Article by Eden Muir for le Tour Sutton, October 2012...
THIS ISSUE'S THEME WORD: "EXUBERANCE"
The Return of the Curve: Architecture's New Exuberance
Click images to expand...
In the recent past, curved forms were often considered to be
expensive and hard to build. Some critics went further, calling them frivolous, decadent and only suitable
for a Las Vegas casino.
Elegant and serious architecture was to be
found in the rigid geometries of Ludwig Mies van der Rohe's 1967 Westmount Plaza
or I.M. Pei's 1962 Place Ville Marie--the lines all straight,
parallel, perpendicular and not a curve to be found.
These exemplars of the International style were precise and logical, but
quite lacking in exuberance.
Today, the curve is making a comeback, and architecture will never be the same.
From Dubai to New York, from Rio to Toronto, there is a new three-dimensional playfulness
buildings that can taper and twist,
soar and swagger,
curve and cantilever, and even appear to dance,
as in Prague's "Fred and Ginger Building" by Frank Gehry.
Architects have not had this much fun since
the days of elaborate Art Nouveau facades, a century ago.
An early champion of curved shapes
in architecture was Antonio Gaudi of Barcelona.
Begun in 1882, his Basilica of Sagrada Familia (1) is still under construction
one of the most enchanting architectural experiences to be had in Europe. Muscular tilted columns and
plant-like ornament delight the eye as they defy gravity, and you can almost hear the ghost of Gaudi
challenging you to find a single straight line. With the shaping of the stones now done off site with
robotic technology, the completion date is said to be 2026
Toronto-born architect Frank Gehry is today's master of the complex curve.
His addition to the Art Gallery of Ontario, shown here under construction (2), creates a remarkable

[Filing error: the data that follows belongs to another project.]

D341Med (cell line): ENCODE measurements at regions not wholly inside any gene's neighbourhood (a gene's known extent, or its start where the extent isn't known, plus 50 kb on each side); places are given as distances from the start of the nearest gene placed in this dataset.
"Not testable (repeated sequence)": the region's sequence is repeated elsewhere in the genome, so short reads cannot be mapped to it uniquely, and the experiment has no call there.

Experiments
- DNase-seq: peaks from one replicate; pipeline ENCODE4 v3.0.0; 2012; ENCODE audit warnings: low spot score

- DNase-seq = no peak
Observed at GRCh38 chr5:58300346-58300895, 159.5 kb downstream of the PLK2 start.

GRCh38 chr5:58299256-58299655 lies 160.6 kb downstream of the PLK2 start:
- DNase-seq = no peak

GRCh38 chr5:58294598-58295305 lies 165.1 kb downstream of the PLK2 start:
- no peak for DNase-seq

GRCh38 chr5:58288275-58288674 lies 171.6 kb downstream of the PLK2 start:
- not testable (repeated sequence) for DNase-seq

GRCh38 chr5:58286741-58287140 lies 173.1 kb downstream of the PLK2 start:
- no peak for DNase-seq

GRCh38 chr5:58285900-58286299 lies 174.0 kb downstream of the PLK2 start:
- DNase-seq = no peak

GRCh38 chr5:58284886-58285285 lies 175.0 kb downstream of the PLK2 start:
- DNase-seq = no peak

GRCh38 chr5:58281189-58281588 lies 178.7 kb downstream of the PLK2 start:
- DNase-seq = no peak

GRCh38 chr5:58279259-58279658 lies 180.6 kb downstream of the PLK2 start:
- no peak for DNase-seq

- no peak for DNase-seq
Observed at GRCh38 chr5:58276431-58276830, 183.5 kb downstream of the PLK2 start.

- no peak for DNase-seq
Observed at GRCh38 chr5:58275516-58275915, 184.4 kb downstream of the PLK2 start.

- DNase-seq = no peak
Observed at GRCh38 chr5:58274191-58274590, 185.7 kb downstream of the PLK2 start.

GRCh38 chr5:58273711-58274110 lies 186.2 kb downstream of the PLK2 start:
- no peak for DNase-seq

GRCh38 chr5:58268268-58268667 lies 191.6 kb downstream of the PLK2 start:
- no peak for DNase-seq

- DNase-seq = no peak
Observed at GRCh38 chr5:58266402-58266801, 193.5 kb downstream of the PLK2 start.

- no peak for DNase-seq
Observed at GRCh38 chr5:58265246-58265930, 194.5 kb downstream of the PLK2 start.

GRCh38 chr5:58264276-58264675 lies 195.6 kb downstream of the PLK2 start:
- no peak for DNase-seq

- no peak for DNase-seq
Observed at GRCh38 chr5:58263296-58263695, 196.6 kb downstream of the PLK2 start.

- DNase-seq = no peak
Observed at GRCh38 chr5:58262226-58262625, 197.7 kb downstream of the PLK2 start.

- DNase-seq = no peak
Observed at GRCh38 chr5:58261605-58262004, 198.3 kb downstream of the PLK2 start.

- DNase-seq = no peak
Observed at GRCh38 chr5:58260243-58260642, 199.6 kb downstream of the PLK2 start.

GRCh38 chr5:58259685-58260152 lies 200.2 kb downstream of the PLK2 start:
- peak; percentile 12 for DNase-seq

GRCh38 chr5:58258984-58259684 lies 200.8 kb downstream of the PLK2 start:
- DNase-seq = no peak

glass-roofed hallway by slightly rotating each structural fin.
The New York Times said "its billowing glass facade...evokes a crystal ship drifting
through the city" and said it balanced exuberance with delicious
moments of restraint.
The secret behind the recent blossoming of the curve in architecture is, of course, the computer.
Imagine being able to reduce any complex 3D shape to a
series of easily manufactured 2D components.
Whether they be glass skylight panes or
steel struts, the software instantly "unfolds" the 3d surface like peeling an orange.
As shown in the simplified diagram, different cutting patterns can be
selected, in order to reduce wasted materials and time. (3)
knows the precise size and shape of each triangular or rectangular fragment,
and the robotic laser cutter or other device automatically mills them with astonishing speed and
Frank Gehry's design process combines the old and the new. He sculpts physical models
from cardboard and other studio materials. Then he does a 3d digital scan of
the model and imports it into CATIA where it can be further refined. The software
analyzes the surfaces and shows, for example,
the optimal pattern for cladding a convex surface in glass or
with flat rectangular sheets of titanium.
The cost-efficiency of these 3D digital design and manufacturing systems is
increasing so rapidly that it will not be long before you will be able to incorporate
complex, custom-designed curved elements in regular construction.
This development promises to unleash the creativity of
designers, sculptors and artists and usher in a new era of
exuberant and expressive architectural design.
Meanwhile, the lack of a robotic mill should not stop
Do-It-Yourselfers from trying their hand at exuberant expression (4).
Curves can be conjured up out of thin air just by varying the gaps between
standard building components, as in this fan-shaped Frelighsburg pergola.
Text and images by Eden Greig Muir, Architect. © Tous droits réservés